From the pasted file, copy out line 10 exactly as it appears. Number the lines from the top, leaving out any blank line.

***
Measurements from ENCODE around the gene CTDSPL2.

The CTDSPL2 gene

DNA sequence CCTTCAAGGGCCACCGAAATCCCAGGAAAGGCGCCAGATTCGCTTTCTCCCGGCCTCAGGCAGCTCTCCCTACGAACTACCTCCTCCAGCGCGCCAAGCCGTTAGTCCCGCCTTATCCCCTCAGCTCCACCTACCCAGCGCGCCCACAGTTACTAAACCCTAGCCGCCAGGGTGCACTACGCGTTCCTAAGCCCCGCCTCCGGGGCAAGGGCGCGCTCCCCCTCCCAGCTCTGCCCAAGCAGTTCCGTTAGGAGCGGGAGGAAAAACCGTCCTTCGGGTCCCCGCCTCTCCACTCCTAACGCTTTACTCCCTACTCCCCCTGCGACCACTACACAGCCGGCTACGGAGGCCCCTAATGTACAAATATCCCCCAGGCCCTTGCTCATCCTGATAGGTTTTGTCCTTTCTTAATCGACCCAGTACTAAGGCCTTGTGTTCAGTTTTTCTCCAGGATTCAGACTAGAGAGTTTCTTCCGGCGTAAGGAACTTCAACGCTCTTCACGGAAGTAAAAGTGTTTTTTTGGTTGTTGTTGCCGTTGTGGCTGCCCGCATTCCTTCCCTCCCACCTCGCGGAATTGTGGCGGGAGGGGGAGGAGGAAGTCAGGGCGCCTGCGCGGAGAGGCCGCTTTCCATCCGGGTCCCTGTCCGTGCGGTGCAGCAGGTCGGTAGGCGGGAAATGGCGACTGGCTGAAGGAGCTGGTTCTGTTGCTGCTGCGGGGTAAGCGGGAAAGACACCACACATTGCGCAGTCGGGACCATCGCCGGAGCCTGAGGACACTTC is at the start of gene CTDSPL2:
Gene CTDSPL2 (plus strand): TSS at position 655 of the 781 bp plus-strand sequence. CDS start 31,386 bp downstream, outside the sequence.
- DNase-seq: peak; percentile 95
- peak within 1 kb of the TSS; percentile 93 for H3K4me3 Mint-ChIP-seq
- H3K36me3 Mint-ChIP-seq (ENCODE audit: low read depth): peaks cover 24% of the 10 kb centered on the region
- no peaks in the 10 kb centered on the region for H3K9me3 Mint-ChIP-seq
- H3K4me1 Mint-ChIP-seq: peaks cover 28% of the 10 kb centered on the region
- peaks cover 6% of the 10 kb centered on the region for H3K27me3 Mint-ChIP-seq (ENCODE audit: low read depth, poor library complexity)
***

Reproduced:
- peaks cover 6% of the 10 kb centered on the region for H3K27me3 Mint-ChIP-seq (ENCODE audit: low read depth, poor library complexity)